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A Way to Hide Corporate Data from Hackers

A system that keeps data on corporate computers and mobile devices encrypted until it is viewed may help prevent breaches.
April 14, 2015

Social-security and credit-card numbers frequently leak or are stolen from corporate networks—and surface on the black market. Adam Ghetti, founder of Ionic Security, says he has invented technology that could largely end the problem. His software keeps corporate data such as e-mails and documents encrypted at all times, except for when someone views it on an authorized computer or mobile device.

Workers at a company using Ghetti’s system can create and exchange e-mails or documents as normal. But Ionic’s software invisibly encrypts what they type on the fly. If someone tries to load a stolen document on a computer outside the company’s network, they would see only the encrypted data—a jumbled string of letters. “A network breach no longer has to mean a data breach,” says Ghetti.

Ionic’s software never stores the decrypted version of a document on a device’s hard disk. It performs the decryption at the moment a device moves text to its display. The software can be configured to protect certain information within a document from certain users, while leaving the rest unencrypted.

The same approach is used to protect the data entered into the messaging tools Yammer and Salesforce. What employees see is normal text, but to the service provider—or someone who breaks into the service—the data is encrypted.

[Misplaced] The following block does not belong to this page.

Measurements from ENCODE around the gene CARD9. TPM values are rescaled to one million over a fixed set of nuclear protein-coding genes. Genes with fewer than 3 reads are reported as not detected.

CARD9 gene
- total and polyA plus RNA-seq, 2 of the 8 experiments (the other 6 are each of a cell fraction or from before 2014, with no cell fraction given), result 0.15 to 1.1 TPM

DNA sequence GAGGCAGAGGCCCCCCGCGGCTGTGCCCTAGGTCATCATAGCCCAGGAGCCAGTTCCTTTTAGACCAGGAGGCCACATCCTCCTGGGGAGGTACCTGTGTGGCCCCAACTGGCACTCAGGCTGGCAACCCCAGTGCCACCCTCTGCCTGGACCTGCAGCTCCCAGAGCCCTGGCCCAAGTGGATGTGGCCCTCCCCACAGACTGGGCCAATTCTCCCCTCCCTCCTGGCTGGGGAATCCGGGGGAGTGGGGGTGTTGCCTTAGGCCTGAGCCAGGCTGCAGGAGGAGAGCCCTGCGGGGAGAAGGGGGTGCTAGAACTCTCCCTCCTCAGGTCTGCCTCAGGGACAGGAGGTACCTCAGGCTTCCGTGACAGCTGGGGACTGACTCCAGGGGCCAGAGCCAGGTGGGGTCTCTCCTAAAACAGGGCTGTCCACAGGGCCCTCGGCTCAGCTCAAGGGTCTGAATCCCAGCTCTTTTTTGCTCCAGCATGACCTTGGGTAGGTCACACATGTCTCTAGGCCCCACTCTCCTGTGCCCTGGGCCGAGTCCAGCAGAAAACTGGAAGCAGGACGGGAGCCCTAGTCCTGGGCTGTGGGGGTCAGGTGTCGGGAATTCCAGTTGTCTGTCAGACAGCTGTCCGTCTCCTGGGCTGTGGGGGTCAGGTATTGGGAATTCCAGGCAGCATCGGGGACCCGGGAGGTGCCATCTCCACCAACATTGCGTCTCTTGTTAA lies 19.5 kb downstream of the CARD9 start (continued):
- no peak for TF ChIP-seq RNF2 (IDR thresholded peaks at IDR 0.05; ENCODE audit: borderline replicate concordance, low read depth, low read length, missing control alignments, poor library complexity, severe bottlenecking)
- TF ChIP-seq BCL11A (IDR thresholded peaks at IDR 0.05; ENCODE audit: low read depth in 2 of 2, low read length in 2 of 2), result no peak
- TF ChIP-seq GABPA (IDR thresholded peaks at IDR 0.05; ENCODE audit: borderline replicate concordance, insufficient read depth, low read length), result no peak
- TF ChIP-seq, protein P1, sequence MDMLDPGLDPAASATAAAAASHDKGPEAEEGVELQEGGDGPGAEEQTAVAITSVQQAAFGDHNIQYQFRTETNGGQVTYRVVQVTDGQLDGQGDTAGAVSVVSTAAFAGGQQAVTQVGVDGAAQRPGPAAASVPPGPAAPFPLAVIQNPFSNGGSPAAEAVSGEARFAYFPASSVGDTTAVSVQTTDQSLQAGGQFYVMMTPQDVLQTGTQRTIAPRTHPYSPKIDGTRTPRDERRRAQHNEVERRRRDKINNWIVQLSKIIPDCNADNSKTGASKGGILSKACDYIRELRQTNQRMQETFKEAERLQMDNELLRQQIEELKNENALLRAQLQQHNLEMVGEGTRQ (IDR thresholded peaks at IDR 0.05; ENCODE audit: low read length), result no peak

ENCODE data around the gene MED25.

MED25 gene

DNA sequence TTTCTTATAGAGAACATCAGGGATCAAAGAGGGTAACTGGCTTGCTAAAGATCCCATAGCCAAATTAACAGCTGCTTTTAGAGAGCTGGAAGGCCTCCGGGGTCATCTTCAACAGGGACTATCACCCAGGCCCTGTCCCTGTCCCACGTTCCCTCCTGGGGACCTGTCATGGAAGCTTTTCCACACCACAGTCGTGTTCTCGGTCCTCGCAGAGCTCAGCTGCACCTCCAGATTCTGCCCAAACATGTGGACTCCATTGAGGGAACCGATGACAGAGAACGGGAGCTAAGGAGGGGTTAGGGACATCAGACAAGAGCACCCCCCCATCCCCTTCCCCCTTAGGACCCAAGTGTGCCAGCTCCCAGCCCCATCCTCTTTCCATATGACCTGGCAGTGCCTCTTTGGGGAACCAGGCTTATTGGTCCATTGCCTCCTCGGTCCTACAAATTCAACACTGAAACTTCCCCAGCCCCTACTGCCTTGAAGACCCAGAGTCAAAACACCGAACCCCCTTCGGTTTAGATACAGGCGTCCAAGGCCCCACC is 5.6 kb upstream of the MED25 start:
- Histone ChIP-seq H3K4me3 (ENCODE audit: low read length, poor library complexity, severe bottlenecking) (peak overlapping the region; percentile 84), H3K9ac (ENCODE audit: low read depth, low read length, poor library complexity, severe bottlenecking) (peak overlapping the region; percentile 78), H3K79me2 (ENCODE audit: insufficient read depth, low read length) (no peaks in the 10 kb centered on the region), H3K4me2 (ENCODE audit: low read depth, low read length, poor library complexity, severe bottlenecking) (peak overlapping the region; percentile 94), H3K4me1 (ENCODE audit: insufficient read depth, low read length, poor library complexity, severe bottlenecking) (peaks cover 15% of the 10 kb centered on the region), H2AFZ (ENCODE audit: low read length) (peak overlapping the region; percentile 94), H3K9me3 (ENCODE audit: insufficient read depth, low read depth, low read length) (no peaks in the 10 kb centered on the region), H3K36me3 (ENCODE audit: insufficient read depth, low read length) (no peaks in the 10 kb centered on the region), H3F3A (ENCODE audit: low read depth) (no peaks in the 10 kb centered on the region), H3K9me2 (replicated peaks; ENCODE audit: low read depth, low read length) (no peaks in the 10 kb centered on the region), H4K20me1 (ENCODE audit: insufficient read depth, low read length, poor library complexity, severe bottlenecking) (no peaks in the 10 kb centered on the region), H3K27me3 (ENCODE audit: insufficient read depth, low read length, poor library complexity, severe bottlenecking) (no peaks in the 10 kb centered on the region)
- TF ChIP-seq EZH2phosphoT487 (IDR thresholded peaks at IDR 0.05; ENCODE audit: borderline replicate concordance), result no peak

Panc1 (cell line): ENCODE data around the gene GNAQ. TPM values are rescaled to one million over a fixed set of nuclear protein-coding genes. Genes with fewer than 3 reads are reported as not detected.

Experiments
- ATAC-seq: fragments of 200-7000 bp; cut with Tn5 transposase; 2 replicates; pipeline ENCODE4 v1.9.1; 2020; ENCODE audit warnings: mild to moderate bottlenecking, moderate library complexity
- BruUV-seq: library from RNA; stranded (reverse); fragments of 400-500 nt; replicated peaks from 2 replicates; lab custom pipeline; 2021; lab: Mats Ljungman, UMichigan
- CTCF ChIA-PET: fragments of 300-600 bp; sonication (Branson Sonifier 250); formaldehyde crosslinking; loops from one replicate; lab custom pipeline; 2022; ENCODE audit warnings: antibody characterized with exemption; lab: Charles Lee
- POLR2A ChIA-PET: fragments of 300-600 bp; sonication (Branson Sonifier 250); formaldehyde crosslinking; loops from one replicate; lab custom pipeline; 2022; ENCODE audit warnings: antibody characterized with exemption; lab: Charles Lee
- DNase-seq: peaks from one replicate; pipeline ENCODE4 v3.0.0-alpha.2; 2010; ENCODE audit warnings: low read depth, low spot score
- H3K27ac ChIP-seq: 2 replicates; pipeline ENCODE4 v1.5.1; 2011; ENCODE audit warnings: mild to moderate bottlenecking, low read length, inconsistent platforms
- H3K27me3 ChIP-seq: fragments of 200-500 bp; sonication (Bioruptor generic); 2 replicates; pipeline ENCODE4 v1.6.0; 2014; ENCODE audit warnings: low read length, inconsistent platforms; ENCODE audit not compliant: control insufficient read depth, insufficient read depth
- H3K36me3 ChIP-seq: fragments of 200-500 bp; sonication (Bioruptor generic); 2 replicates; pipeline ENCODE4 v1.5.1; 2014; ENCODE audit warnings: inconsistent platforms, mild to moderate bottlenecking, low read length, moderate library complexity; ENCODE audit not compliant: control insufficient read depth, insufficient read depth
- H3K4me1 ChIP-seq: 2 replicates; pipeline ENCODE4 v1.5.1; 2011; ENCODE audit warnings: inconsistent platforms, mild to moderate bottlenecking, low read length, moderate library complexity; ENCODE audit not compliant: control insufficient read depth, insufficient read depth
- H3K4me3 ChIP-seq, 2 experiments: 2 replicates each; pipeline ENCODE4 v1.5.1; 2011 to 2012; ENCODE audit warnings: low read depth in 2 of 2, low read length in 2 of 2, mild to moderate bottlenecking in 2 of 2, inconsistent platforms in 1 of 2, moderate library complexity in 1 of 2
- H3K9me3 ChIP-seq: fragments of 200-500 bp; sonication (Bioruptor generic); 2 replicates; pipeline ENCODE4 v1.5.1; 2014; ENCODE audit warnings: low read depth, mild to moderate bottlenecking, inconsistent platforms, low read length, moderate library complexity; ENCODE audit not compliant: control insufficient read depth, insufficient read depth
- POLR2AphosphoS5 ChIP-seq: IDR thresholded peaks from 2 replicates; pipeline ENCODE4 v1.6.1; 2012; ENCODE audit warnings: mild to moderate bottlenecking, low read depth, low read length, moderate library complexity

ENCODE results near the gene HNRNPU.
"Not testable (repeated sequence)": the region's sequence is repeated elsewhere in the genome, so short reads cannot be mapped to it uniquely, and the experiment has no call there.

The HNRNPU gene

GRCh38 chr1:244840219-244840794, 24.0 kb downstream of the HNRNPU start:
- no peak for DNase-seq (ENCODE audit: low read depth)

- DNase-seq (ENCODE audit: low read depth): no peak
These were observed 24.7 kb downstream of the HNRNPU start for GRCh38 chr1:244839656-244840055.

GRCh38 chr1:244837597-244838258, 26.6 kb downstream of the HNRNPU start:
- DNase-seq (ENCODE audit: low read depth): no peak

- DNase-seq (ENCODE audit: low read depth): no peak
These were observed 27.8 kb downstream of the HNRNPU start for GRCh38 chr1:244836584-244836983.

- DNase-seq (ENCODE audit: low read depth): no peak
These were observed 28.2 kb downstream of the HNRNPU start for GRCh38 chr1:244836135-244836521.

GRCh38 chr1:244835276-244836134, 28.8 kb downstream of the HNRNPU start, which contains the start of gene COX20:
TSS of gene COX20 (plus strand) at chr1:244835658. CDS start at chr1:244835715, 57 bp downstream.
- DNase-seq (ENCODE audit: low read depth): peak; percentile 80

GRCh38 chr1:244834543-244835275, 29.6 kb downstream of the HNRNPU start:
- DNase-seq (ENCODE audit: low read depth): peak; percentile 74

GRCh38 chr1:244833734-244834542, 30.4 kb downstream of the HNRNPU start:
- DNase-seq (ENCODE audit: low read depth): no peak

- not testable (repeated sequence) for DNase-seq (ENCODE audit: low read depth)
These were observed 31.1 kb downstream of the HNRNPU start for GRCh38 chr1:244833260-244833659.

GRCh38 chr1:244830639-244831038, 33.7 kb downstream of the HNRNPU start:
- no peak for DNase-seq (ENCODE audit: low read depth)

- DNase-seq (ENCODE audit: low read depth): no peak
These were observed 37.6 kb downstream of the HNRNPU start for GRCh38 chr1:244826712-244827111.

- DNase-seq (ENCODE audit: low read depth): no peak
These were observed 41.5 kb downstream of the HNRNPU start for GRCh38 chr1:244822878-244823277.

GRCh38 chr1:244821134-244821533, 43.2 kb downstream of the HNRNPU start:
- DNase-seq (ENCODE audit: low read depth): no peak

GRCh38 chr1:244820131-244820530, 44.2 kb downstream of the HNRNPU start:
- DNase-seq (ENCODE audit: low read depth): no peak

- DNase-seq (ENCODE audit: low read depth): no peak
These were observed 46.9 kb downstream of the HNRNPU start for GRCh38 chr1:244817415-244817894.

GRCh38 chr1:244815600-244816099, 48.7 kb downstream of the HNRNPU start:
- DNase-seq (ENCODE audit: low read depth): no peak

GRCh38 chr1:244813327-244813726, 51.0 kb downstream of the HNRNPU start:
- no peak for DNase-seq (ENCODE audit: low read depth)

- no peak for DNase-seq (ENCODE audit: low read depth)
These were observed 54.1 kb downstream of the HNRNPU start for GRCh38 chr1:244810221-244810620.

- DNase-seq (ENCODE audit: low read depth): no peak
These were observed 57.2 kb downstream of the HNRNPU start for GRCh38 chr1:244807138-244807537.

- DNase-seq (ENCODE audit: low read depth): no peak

“We deliver them at just the right time and in the right context that your experience isn’t changed,” says Ghetti. “No key that unlocks the data lives on your device.”

Although Ionic is only launching publicly today, several Fortune 100 companies already use it across their corporate networks, says Ghetti. It works best on PCs, he says, although Ionic is working with companies that make corporate software and apps to add better support for mobile devices. Ghetti says “some multibillion dollar software companies,” are looking to use the software.

Ionic’s technology makes it distinct from more established encryption software, says Mike Gault, CEO of security company Guardtime. “It’s a very nice approach,” he says.

John Kindervag, a principal analyst covering security at Forrester, says Ionic’s model could prove attractive to many large companies. High-profile data breaches, like that at health insurer Anthem, and disclosures about U.S. surveillance practices, have made corporations more willing to spend on new ways to protect the data held inside their networks and entrusted to others, he says.

However, Ionic’s system is not without drawbacks. Because encryption keys are delivered over the Internet, it’s not possible to access information when offline, or using an Internet connection not approved by a company. That’s helpful if you left your company laptop on the subway, but it may prove an inconvenience in some cases.

Ionic also needs coӧperation from many other companies for its system to work seamlessly on all kinds of devices and services. And just like any piece of software, it is possible that malicious code could be crafted to hijack its capabilities.

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